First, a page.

About 81% of the respondents interviewed had no complaints about the crisps they consumed. The majority complaining stated the following reasons: the quantity packaged being quite less compared to the price charged; some crisps in the packages being broken down into tiny pieces; and high fat and salt content. Despite these complaints, 59.5% noted that their consumption rate was increasing because of the sweet taste, increased income, and the availability of the potato crisps. Some respondents (27.9%) indicated that their consumption was decreasing because of increased cost of living, high fat and salt content because of related health complications, and the high pricing of the potato crisps.

3.2 Acrylamide intake and risk characterization

3.2.1 Acrylamide content, consumption, and intake

Table 2 presents the summary results of distribution fit for acrylamide contents and consumption as well as simulations for acrylamide intake in potato crisps, both consumption and contents being defined with continuous distributions. Acrylamide content in potato crisps was defined with an extreme value minimum distribution with a mean of 7819.96 µg/kg for non-branded crisps from street processors, whereas an exponential distribution characterized acrylamide contents of branded crisps mainly from supermarkets with a mean of 4212.53 µg/kg. Overall acrylamide content was defined with a triangular distribution with a mean of 5,429 µg/kg. On the contrary, consumption data followed Pearson’s distribution with a mean value of 3.0 × 10−4 kg/kg BW per day. Significantly higher content values were found in unbranded crisps samples compared to branded samples from retail outlets.

Table 2

Results of distribution fitting and simulations of acrylamide intake in potato crisps

UnitOutput (mean)Min–max
Acrylamide, non-branded crisps (µg/kg)7,819−8,814 to 11,834
Acrylamide, overall content (µg/kg)5,4290.001–16,273
Acrylamide, branded crisps (µg/kg)4,212−48 to 72,667
Consumption (kg/kg BW per day)3.0 × 10−40.00–0.348
Acrylamide intake (µg/kg BW per day), non-branded crisps2.25−8.22 to 2059.49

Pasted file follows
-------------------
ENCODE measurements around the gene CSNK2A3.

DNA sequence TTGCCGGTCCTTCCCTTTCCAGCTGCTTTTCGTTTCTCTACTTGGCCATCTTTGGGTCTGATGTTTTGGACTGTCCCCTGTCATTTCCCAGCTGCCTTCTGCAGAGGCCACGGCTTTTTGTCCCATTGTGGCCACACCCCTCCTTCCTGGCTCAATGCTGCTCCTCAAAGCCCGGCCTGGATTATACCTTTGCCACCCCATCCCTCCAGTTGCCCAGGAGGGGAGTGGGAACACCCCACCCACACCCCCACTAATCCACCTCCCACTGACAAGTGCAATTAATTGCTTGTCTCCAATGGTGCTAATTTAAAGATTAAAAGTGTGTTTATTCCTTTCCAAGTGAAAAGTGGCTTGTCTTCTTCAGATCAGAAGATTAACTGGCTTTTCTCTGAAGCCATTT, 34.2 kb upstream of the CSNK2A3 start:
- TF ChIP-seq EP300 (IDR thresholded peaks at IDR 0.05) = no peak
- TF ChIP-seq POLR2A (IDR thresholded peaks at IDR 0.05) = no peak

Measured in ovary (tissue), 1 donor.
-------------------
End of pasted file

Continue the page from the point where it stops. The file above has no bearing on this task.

Acrylamide intake (µg/kg BW per day), overall consumption1.570.00–1744.13
Acrylamide intake (µg/kg BW per day), branded crisps1.22−0.67 to 4198.21

Acrylamide contents in the current study appear to be higher compared to the values reported by other researchers in Italy (27–1,400 µg/kg) by Tateo et al. (2010), Sweden (30–2,300 µg/kg) by Tareke et al. (2002), Iran (244–1,688 µg/kg) by Taher et al. (2010), France (954µg/kg) by Sirot et al. (2012), and Chile (40–1,770 µg/kg) by Pedreschi et al. (2010). Variation in acrylamide in potato crisps is influenced by a number of factors ranging from agronomic practices, storage conditions to processing parameters (Meulenaer et al. 2008). Potato variety plays a major role in determining the levels of reducing sugars and has been shown to have a direct relationship with acrylamide (Williams 2005; Abong et al. 2009; Claeys et al. 2010). Post-harvest handling and storage conditions have profound effect on the contents of reducing sugars. Storage at temperatures below 8°C generally leads to accumulation of reducing sugars which requires tubers to be reconditioned before frying to achieve low acrylamide contamination and desired color. However, this is cultivar dependent as indicated by other studies (Abong et al. 2009; Abong et al. 2015; Muttucumaru et al. 2017).